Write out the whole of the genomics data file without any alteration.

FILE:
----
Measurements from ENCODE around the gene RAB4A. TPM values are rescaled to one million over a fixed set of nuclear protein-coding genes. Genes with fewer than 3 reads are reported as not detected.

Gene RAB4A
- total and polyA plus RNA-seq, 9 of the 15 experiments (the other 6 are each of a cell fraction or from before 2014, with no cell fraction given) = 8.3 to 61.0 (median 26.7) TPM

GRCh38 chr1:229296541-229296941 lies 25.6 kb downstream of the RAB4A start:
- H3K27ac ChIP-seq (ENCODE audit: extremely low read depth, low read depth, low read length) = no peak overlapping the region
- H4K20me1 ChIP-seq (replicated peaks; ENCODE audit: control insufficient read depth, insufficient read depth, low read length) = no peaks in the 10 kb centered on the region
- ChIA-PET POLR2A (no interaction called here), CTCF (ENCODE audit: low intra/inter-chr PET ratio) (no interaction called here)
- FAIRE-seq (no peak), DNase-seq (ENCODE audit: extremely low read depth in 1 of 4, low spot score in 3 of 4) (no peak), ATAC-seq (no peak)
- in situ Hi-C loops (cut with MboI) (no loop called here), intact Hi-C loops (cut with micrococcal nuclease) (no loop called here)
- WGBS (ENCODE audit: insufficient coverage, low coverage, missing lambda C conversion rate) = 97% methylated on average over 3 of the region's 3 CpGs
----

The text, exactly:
Measurements from ENCODE around the gene RAB4A. TPM values are rescaled to one million over a fixed set of nuclear protein-coding genes. Genes with fewer than 3 reads are reported as not detected.

Gene RAB4A
- total and polyA plus RNA-seq, 9 of the 15 experiments (the other 6 are each of a cell fraction or from before 2014, with no cell fraction given) = 8.3 to 61.0 (median 26.7) TPM

GRCh38 chr1:229296541-229296941 lies 25.6 kb downstream of the RAB4A start:
- H3K27ac ChIP-seq (ENCODE audit: extremely low read depth, low read depth, low read length) = no peak overlapping the region
- H4K20me1 ChIP-seq (replicated peaks; ENCODE audit: control insufficient read depth, insufficient read depth, low read length) = no peaks in the 10 kb centered on the region
- ChIA-PET POLR2A (no interaction called here), CTCF (ENCODE audit: low intra/inter-chr PET ratio) (no interaction called here)
- FAIRE-seq (no peak), DNase-seq (ENCODE audit: extremely low read depth in 1 of 4, low spot score in 3 of 4) (no peak), ATAC-seq (no peak)
- in situ Hi-C loops (cut with MboI) (no loop called here), intact Hi-C loops (cut with micrococcal nuclease) (no loop called here)
- WGBS (ENCODE audit: insufficient coverage, low coverage, missing lambda C conversion rate) = 97% methylated on average over 3 of the region's 3 CpGs